Lilli Ann Killen Rosenberg (1924–2011) initiated memorably collaborative community art projects wherever she went throughout her working life. From the Henry Street Settlement in New York City to numerous sites in the Boston area and then others in southern Oregon, she engaged children and adults in creating responsive public art. This post offers images from Boston sites I have visited and quotes or links that motivate me to visit many more.
Make Eye Contact Many Times with “We the People II,” New Greenway Mural by Mia Cross in Boston near Chinatown
In October I had read about the Greenway mural in progress on the Lincoln Street Triangle. Fortunately, I got there while the artist Mia Carollo Cross and her father were about to finish up the month-long project in the last hour of good daylight! I spoke with Mia briefly about my interest in the process of creating murals and then began to photograph her, the materials, tools, and art.
Cambridge Common seemed to me a public space of few surprises until a few months ago. Then suddenly it became a place to spark inspiring statements by holding hands, to select story performances from a food truck, to share the seat of a gigantic chair, and to join an eyes-closed tour led by a blind artist. Those were just some of the experiences offered through Common Exchange*, with ongoing installations and scheduled events from May through September 2017.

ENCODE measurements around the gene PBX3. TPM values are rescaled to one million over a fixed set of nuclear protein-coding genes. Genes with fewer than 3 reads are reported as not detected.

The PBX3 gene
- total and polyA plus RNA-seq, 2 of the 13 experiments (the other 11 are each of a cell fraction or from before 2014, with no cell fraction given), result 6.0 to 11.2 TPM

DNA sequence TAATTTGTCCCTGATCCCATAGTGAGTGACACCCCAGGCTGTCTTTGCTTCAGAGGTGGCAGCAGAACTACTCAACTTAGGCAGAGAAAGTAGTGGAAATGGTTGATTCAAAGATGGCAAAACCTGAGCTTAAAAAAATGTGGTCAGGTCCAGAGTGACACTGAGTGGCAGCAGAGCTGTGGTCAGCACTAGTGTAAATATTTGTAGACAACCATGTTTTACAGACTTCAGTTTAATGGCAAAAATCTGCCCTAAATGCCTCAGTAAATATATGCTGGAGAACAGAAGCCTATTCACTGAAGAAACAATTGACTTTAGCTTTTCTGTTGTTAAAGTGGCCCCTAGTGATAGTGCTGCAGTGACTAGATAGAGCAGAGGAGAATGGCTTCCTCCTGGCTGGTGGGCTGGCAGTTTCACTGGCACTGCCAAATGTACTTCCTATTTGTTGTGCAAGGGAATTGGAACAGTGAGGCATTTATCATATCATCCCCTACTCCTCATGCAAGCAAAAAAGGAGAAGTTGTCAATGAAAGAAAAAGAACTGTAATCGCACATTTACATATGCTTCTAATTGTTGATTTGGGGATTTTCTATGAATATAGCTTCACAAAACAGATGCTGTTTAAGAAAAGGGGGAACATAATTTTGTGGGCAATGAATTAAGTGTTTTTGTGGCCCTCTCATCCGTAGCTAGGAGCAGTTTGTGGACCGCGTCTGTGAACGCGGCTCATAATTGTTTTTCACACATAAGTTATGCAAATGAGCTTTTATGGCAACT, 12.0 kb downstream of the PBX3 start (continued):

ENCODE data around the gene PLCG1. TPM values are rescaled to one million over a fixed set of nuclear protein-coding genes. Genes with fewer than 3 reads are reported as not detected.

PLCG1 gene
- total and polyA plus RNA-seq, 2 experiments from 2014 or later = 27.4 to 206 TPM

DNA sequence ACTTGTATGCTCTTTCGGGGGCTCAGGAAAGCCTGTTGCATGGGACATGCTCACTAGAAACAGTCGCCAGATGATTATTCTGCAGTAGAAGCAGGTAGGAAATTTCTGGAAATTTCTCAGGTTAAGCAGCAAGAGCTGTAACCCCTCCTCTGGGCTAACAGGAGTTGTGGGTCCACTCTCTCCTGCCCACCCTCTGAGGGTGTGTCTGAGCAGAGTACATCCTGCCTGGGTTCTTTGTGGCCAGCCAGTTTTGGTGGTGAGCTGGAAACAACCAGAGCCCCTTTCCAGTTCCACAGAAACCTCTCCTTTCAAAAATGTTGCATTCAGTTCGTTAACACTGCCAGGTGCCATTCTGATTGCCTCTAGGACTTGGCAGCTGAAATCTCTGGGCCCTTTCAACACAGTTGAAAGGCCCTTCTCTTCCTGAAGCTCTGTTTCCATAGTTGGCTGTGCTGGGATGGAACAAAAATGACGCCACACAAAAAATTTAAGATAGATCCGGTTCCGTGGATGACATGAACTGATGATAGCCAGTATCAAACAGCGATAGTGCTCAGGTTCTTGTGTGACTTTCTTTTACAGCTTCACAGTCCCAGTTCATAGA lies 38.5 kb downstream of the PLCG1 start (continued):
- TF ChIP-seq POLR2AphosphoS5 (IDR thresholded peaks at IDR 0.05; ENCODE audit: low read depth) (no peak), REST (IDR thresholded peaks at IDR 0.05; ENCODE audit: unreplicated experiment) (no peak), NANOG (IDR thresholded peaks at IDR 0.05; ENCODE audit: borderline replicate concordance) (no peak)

Enlightened and excited by both artists’ presentations on September 26, I ‘m posting quickly now, just in case you can plan to go before their temporary exhibits vanish October 7 (Reigelman) and October 8 (James). Later on, I hope to share our perspectives in the interactive spirit of these engaging forms of art outdoors.
This post shares my impressions from the Thirteenth Annual Honor Program at the Garden of Peace: a Memorial to Victims of Homicide. It follows from a July post with background about the Garden and the two women artists, Judy Kensley McKie and Catherine Melina.
Planned by landscape architect Catherine Melina and sculptor Judy Kensley McKie, this memorial to victims of homicide provides a pathway and suggests a journey.
I’ve visited the Sean Collier Memorial at MIT a few times since it ‘opened’ in April 2015. Why do I keep wanting to return? Of course, I want to know it well enough to write a worthy post about such a significant work of art outdoors. But even without this purpose, I’m drawn toward […]